Oakland County IDs strategies to prevent Zika virus

By: Terry Oparka, Cari DeLamielleure-Scott | C&G Newspapers | Published February 22, 2016

Infographic courtesy of shutterstock.com

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Although there have been no confirmed cases of the mosquito-borne Zika virus locally, the Oakland County Health Department said it has a plan in place to help prevent an outbreak, should the mosquito make its way to Michigan. 

According to Dr. Christopher Carpenter, chief of infectious disease for Beaumont Hospital, Royal Oak, mosquitoes carrying the virus are expected to reach the U.S. sometime this year or early next year, and pregnant women and those trying to become pregnant are at greatest risk for the adverse effects of the Zika virus. 

“For the general healthy person this does not pose that much of a threat,”  Carpenter said in a prepared statement. “The big concern is what having the infection means for a pregnant woman and her baby, due to the strong association between Zika and microcephaly.”

Microcephaly is a severe birth defect in which babies are born with abnormally small heads. According to Dr. Irvin Kappy, service chief of pediatrics for Henry Ford West Bloomfield Hospital, microcephaly is diagnosed with ultrasounds. The Centers for Disease Control and Prevention is currently the only agency performing antibody testing on pregnant mothers, meaning blood tests for Zika are not commercially available, Kappy said.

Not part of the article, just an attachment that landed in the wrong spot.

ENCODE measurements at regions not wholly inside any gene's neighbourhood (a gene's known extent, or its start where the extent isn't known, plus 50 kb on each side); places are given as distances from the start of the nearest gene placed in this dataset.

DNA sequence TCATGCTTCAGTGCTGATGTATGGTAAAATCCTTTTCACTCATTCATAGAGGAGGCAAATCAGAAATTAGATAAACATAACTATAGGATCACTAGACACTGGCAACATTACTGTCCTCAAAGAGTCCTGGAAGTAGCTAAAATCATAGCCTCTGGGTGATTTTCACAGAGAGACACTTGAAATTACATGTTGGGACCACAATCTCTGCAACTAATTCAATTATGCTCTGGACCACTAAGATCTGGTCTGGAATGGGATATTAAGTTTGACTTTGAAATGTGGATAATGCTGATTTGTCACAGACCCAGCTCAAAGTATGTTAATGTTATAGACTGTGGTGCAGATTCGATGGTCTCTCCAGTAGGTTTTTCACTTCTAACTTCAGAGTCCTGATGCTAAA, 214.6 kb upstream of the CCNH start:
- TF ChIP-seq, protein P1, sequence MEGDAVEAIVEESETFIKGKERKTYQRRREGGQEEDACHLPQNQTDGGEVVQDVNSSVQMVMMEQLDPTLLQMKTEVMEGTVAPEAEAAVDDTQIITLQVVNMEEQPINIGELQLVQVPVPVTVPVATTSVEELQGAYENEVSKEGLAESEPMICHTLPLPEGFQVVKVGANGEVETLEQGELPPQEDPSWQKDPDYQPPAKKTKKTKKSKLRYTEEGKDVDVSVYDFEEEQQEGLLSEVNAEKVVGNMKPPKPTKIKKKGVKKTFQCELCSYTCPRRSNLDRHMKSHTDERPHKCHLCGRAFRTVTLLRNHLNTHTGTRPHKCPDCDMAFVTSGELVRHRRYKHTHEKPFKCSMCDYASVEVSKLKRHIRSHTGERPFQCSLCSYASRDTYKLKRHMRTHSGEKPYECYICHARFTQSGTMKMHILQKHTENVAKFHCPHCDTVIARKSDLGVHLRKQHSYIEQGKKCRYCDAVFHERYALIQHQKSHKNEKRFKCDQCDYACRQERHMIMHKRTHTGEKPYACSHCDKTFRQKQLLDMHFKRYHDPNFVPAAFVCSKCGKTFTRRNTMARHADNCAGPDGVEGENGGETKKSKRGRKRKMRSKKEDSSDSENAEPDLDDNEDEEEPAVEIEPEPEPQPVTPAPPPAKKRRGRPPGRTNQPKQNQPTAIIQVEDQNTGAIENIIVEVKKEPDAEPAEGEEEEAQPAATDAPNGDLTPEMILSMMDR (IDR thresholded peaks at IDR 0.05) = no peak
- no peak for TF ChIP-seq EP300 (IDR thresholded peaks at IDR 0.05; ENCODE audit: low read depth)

Kappy said doctors have to rule out other possible factors that cause microcephaly — including syphilis, genetic conditions and other viral infections — because microcephaly doesn’t necessarily mean the mother has the Zika virus.

Carpenter said that in Brazil, where Zika virus infections have increased “exponentially” in the last year, there has been a 20-fold increase in the incidence of microcephaly. 

As for mothers who are breastfeeding, it is uncertain whether the virus can be transmitted through their milk. In South and Central America, Kappy said, specialists recommend mothers continue breastfeeding. However, he said, there have been reports of the virus being sexually transmitted, and birth control is recommended for women who have possibly contracted the virus.

“A lot of research still needs to be done on this,” Kappy said.

 

Symptoms

The four primary symptoms of Zika infection are fever, rash, muscle/joint pain and conjunctivitis, a painful inflammation of the eye. Kappy said the Zika virus causes symptoms similar to two other mosquito-borne illnesses: dengue fever and chikungunya. 

Within the general population, only 20 percent of those infected actually get sick, and even then, the symptoms are generally mild, though some may suffer a neurological complication called Guillain-Barre syndrome. 

The biggest risk is in traveling to areas where infection is “endemic,” including Mexico, the Caribbean, South America and Brazil, Dr. Matthew Sims,  director of infectious disease research at Beaumont Hospital, Royal Oak, said in a prepared statement.